1. “IMHO a true addict – as in, dangerous to himself/others – should be subject to being placed under guardianship by concerned relatives until he cleans up a bit. I’m referring to abusers like you see in scared-straight type commercials, not all users however misguided.”

          Eddy, there are two assumptions here which I doubt you can support:
          1) Determining who is a “true addict”. Example: I smoked tobacco for some 50 years until I decided not to. I was assumed to be a “true addict” until I wasn’t.
          2) That some form of incarceration (and, yes, that’s what it is), would effect a change in that person’s activities.
          If you have support for those claims, let’s see it. Until then, I’m down strongly on the side that people (including idiots) get to live their lives and LAO die as they please:
          “2 Yosemite National Park visitors die in fall from overlook”
          “SAN FRANCISCO ? Two visitors died in a fall from a popular overlook at Yosemite National Park that allows people to walk to the cliff’s edge, where there is no railing, an official said Thursday.”

          Hint: There’s a cliff there.
          Prior hint: Geezing opiots may be harmful to your health.

          1. I clarified specifically that I meant dangerous to himself or others, as in, for example, can’t hold down a job, ends up homeless, or the like.

            I doubt it’s a cure-all, but families may support this as part of a de-escalation of the drug war. And there would be fewer SWAT raids, burnt babies, etc.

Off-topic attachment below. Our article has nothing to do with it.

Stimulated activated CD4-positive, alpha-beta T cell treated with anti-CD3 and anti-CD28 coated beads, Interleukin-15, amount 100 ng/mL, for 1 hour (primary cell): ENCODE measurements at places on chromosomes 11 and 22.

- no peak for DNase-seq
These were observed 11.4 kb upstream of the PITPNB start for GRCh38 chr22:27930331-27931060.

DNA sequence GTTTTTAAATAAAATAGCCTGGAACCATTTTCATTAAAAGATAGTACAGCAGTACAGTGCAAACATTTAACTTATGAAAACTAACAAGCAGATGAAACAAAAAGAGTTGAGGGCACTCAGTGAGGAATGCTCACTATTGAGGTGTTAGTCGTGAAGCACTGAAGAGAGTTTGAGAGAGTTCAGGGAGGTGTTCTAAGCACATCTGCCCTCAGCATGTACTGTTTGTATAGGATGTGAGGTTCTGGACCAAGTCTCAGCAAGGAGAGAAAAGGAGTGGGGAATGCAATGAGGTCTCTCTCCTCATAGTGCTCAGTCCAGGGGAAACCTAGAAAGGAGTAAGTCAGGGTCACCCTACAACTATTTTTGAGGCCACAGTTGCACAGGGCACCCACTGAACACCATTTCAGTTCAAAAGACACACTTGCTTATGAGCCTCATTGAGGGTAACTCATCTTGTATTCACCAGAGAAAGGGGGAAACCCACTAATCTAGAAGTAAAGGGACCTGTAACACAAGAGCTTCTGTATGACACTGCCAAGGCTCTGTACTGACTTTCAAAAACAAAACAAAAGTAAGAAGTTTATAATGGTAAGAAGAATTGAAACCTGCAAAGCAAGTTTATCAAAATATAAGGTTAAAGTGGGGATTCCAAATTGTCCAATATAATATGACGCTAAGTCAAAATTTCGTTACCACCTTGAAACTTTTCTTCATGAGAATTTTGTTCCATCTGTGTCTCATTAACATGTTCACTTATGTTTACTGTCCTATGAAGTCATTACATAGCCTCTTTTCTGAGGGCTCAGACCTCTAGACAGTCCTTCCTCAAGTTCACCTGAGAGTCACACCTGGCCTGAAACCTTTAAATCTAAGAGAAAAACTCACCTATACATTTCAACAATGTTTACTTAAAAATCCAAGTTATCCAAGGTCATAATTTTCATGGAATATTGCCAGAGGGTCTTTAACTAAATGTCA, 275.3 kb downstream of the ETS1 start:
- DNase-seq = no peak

11. Fuck “harm reduction”. It’s progressive bullshit that empowers public health authorities, the therapeutic state, and the addiction industrial complex. Decriminalize/legalize.

  12. Generally I’m in favor of harm reduction strategies.
    Ideally they should be funded entirely with private money, of course.
    As a compromise I’d be conditionally okay with diverting some drug war money to pay for harm reduction. But it’s gotta be cost neutral.
    No way should this be some brand new program. That’s just absurd – government pays to throw you in a cage for getting high, AND government pays for a safe needle for you to get high? That’s just silly.

    But more broadly, I don’t think it is particularly wise nor effective to simply dismiss the problem of drug addiction entirely. It is one thing to say “I disagree with your proposed solution to this problem”. Fair enough. But, it is quite another to say “…and furthermore I don’t even give a shit about your problem in the first place.” Our message IMHO shouldn’t be that drugs should be legal so that junkies can get high and kill themselves without inconveniencing everyone else. Our message should be that drugs should be legal so that junkies who get high will have *legal and safe* outlets for getting help for their problems, without fear of being thrown in a cage.